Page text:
Safely Removing Amalgam Fillings
Amalgam fillings are being removed by thousands of dentists around the world every day. Many of those dentists are unconcerned with the possibility of mercury exposure that can come out of a tooth while it is being drilled out. Unfortunately the dental establishment as a whole, believe amalgam to be a stable material that releases very little mercury into the body. Studies have shown though, that cutting amalgam with a bur causes small particles to become released and subject patients and dental staff to mercury exposure. In one experiment, research showed that after swallowing the same amount of amalgam during a removal procedure, volunteers had a 3-4 fold increase in plasma mercury the next day and a 50% rise in urine mercury for up to a month afterward in 10 subjects.
Removing these types of fillings with a high speed dental bur creates a cloud of particles, the majority of which are less that one micron in size. These particles can be breathed into the lungs, broken down, and the mercury absorbed into the body within just a few short days. Many patients have come forward with claims of getting sick or having other adverse reactions after having amalgam fillings removed. Mercury free dentists from all over the world have been aware of the problem posed by exposure to mercury, and many have devised some strategies for reducing the amount of exposure to patients as well as staff.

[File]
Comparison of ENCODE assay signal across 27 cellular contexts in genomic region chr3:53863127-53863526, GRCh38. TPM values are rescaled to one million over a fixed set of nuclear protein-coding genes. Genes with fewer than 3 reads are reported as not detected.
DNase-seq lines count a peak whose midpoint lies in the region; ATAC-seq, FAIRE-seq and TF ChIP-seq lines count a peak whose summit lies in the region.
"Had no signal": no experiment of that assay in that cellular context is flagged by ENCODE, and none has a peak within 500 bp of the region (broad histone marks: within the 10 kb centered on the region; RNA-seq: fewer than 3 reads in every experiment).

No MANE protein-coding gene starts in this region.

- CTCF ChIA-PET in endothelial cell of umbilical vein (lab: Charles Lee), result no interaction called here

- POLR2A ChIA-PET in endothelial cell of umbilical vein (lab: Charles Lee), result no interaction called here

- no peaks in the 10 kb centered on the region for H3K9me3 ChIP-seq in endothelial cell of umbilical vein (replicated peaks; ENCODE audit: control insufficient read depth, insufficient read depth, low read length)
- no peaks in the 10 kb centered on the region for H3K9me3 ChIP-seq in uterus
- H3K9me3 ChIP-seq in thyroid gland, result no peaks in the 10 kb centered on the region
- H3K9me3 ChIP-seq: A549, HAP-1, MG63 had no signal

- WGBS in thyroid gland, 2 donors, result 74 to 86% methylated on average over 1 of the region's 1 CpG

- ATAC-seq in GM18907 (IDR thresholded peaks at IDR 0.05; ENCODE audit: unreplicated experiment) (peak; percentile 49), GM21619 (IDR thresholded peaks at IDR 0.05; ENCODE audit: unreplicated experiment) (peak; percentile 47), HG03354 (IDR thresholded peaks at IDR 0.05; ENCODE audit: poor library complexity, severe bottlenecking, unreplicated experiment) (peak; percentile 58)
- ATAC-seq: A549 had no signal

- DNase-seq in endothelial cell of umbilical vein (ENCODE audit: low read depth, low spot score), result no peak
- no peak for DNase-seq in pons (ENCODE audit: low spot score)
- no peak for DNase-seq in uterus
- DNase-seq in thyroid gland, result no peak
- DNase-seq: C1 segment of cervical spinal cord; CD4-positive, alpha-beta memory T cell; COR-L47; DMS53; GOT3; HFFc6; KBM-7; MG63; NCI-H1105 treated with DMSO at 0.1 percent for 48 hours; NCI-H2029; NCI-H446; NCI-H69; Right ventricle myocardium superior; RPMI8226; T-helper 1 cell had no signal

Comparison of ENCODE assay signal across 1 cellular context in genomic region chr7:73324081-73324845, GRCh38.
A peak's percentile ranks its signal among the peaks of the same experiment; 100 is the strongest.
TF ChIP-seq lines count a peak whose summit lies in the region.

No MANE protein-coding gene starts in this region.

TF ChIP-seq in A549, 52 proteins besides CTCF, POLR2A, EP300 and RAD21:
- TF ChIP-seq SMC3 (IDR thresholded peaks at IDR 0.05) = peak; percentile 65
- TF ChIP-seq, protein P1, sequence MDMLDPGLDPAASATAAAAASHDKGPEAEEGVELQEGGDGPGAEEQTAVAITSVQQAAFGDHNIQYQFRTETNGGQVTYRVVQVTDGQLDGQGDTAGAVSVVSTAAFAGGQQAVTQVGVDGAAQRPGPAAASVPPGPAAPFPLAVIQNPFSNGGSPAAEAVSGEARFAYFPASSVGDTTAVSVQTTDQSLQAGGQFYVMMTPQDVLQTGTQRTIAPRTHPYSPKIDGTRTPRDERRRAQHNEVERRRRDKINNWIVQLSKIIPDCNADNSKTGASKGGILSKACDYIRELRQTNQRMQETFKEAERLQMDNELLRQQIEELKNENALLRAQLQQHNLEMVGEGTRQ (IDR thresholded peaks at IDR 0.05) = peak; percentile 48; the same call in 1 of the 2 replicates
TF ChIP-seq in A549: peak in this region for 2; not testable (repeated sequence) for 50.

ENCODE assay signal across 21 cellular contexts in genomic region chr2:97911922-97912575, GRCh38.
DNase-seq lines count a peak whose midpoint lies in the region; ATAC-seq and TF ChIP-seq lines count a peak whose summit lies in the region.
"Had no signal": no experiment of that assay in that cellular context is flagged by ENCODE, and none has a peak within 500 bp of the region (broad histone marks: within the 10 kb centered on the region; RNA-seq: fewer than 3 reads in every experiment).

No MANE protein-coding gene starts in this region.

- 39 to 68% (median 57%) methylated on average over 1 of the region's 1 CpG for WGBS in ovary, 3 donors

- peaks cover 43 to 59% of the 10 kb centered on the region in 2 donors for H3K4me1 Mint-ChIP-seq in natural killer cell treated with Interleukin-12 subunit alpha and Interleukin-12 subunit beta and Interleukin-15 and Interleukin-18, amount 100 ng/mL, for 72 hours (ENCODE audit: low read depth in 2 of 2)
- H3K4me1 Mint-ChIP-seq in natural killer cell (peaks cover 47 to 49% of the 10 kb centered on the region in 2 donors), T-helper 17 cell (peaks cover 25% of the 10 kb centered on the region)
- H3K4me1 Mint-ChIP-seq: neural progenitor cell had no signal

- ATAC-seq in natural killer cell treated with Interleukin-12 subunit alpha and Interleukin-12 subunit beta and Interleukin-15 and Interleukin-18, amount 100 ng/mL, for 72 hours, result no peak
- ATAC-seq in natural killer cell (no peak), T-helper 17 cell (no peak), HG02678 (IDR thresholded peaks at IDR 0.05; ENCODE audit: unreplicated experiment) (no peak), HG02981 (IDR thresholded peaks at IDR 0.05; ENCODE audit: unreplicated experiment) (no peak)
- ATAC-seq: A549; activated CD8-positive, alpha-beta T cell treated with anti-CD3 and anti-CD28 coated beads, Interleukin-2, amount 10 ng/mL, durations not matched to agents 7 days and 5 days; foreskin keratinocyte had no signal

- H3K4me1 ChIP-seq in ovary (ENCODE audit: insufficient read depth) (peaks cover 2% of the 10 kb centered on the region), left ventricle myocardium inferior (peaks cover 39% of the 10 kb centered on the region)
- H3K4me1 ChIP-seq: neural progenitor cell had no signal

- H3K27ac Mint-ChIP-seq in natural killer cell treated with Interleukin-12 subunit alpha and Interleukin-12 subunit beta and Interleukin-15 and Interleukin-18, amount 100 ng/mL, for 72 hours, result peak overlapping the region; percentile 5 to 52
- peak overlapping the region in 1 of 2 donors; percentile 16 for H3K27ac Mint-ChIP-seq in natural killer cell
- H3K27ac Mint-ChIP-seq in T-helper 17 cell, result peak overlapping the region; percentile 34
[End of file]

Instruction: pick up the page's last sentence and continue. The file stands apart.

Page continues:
In our office, we use as many precautions when removing amalgam fillings as we possibly can. One thing that we do to protect our patients and staff is to use a mercury vapor filter, which sits right up next to the mouth and acts like a vacuum to remove small particles as well as vapor that comes off of the tooth. This is highly effective in protecting the patient. Along with that, we use a rubber dam which prevents any of those particles from being swallowed or absorbed sublingually, and we use lots of water and a high speed evacuator to suction those particles up so that they do not become airborne. Additionally, we are able to hook our patients up to our oxygen machine, which allows them to breathe the cleanest air possible. The downside to this option is that the cannula tubing is made of plastic, and some of our patients prefer not to expose themselves to plastic materials, and would prefer to use a mask covering their nose instead. We also have several referring physicians that we can recommend patients to see before and after treatment to lower the body burden. This has been very helpful for many of our current patients.
In any case, we are happy to accommodate our patients to the best of our ability to make them as comfortable as possible in our dental practice. If you have any questions about safe amalgam removal or any of the other procedures that we do in this office, please contact us for further information.
Dr. Rick Stickney